Sadie's bluntness makes her one of the most real characters of the film. Her suggestion has a pragmatism and down-to-earthness about it lacking in the dialogue of the other characters, who are caught up in fantasy and idealism on at least one level of the film. We see her engaged in simple everyday chores - washing, dressing, hanging up her washing and applying make-up - while the other characters seem to have no contact with the day-to-day functions of living. It is all the more interesting that we never see Sadie directly; we only catch a glimpse of her hands arranging ties in the shop and her shadow projected onto Dulcie’s wall from the next room. The implication is that reality is totally lacking on all levels of the film and is for the protagonists just a shadow from another world.
If the character of Sadie has an analogue in the Porter sub-plot, it is Al. He has a persistent scepticism of O Henry's stories that roots him firmly in the real world of practicalities. His strength is shown by the fact he is able to stand up to the bullying of the governor and ultimately starts the riot at the end of the film. This is a reflection of the real-life Al Jennings's qualities as a questioner of Porter and his art, as he appears in the anecdote which Eikhanbaum chose to quote.
The film is, therefore, driven not by realism, or even a lack of realism, but by the tension between the two. This tension is further heightened by the fact that "real" and "unreal" are not clearly delineated in the film. Reality is constantly under suspicion and is something which constrains and imprisons rather than liberates. So thoroughly are real and unreal elements mixed and played off against each other that this becomes a dominant feature of the film. To understand why this is so, we need to consider the relationship between the three subplots.
Reception theory and the work of art in society
When Kuleshov considers the artist, the viewer and the art, he does not envisage them as being isolated components in some three-part process of art production. He sees them as highly interdependent and acting reciprocally in a unified process. The blurred edges between the three "parts" of the process are depicted in the overlapping ambiguities of the subplots in Velikii uteshitel'.
Kuleshov's interest in the art/observer relationship can be traced to his earlier work. From the very beginning of his experiments into the nature of film he was fascinated by what is now known as "reception theory." His workshop frequented cinemas to view not the films but the audiences' reaction to them. In another famous experiment, they asked viewers to comment on the acting ability of Ivan Mozzhukhin after having seen a single shot of him into which were spliced shots of a plate of soup, a body in a coffin and a little girl. In spite of the fact that the clip showed only the actor's same blank expression, the viewers praised Mozzhukin for the range of responses to the different stimuli. In this light it is interesting to note that the first scene we see in the film is of "the reader."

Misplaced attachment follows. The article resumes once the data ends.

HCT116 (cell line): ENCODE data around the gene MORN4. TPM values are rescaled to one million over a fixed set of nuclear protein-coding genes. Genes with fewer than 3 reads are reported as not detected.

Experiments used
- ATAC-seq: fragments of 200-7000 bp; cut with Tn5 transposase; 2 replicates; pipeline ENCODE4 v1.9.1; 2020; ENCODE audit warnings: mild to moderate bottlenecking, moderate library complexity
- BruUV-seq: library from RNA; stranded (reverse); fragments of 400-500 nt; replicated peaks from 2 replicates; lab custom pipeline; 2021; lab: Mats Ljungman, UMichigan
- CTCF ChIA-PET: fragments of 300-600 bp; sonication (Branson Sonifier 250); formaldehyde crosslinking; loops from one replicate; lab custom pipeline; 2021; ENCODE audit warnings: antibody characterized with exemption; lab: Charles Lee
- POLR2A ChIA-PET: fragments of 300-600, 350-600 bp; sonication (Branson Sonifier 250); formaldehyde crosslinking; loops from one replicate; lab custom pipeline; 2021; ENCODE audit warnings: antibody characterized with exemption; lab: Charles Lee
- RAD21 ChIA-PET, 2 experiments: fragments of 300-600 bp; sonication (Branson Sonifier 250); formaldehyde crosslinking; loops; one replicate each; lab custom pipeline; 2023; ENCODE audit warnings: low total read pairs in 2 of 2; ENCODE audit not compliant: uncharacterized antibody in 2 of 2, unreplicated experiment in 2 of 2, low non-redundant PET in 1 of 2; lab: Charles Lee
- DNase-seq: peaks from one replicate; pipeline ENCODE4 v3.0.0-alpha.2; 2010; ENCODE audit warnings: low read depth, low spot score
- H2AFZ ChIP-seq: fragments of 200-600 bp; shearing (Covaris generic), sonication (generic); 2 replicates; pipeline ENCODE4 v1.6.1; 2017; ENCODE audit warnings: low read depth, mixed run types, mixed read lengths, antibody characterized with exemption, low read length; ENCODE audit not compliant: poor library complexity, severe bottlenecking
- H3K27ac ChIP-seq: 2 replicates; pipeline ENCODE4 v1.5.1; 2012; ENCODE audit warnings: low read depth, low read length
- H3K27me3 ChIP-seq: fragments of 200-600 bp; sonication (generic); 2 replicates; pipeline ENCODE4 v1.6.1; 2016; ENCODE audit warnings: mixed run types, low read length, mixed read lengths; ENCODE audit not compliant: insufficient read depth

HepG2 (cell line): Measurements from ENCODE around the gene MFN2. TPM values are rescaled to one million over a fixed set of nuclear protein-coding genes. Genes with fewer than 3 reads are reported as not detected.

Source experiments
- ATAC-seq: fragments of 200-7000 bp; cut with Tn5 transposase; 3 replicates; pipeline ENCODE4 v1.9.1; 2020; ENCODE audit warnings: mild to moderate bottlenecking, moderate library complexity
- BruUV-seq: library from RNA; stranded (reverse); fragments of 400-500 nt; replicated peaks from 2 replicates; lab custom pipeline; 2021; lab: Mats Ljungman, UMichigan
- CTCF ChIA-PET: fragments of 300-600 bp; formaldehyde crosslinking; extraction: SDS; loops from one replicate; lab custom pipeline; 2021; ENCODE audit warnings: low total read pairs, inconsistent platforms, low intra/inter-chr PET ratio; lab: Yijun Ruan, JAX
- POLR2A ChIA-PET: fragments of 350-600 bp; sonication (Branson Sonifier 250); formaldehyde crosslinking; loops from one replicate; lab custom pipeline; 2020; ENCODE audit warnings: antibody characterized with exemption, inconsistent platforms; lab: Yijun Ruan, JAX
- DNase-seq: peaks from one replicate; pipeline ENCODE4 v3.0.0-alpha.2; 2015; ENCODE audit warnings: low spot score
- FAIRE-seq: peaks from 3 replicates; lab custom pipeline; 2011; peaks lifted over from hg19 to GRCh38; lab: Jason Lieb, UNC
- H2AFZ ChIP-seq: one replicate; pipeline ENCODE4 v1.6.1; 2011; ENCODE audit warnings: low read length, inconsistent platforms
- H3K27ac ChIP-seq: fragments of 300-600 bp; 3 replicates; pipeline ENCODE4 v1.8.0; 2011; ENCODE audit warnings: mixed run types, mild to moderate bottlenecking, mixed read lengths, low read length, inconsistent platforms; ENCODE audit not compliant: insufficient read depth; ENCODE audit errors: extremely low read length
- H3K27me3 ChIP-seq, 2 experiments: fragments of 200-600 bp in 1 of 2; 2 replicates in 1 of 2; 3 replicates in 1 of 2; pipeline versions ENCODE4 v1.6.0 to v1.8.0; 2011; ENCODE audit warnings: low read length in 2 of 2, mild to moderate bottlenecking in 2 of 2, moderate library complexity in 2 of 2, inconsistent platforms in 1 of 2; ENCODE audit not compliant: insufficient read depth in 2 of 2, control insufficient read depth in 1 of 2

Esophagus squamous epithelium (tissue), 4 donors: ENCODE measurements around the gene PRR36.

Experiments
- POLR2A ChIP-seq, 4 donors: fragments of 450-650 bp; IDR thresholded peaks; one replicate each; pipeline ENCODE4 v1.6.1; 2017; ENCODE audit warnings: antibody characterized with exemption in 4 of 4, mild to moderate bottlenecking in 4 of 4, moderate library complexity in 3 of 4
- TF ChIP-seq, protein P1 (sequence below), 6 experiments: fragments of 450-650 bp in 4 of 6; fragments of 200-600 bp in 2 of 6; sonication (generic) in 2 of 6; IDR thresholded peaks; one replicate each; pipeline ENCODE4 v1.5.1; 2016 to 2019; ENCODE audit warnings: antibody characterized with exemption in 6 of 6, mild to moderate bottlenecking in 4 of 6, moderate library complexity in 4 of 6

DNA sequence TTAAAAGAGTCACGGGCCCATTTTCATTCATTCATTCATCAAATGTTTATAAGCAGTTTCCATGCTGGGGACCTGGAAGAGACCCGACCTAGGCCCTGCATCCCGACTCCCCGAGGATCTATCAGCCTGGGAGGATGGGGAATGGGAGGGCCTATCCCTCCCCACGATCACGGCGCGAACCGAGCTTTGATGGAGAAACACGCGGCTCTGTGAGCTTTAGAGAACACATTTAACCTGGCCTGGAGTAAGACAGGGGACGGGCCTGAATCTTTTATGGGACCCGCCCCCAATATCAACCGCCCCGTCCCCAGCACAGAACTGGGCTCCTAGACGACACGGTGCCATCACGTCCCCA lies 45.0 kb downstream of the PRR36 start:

The film, though, goes beyond the artist/viewer/art triangle and also explores the interaction of the author and his work with society as a whole. His fellow prisoners implore Porter to write something about inhumane conditions within the prison that will "pick the conscience of the world outside." Porter, after a weak-willed attempt to confront the system, refuses to carry out this role. He believes it not to be his responsibility and says that "you mustn't write with the blood of your own heart." When he does resist, Porter is threatened with removal of his considerable privileges and is bought off with alcohol.
Although he rejects the possibility of standing up to the barbarity that surrounds him, Porter still feels he is playing a useful function in writing consoling stories. Indeed, his works considerably cheer up both Valentine and Dulcie and do something in the short term to alleviate the hopelessness of their differing situations: Valentine in his cell and Dulcie imprisoned in her room and her dull day job.
Porter does not just peddle these stories, he seriously believes in them. However, his stories do not match reality on any level. He has a naive faith in the inherent and boundless good of people who actually are evil, corrupt, manipulative, or, alternatively, just pathetic. If the film creates the impression of disorientation, it is a reflection of this tenous grip which Porter has on what constitutes fact.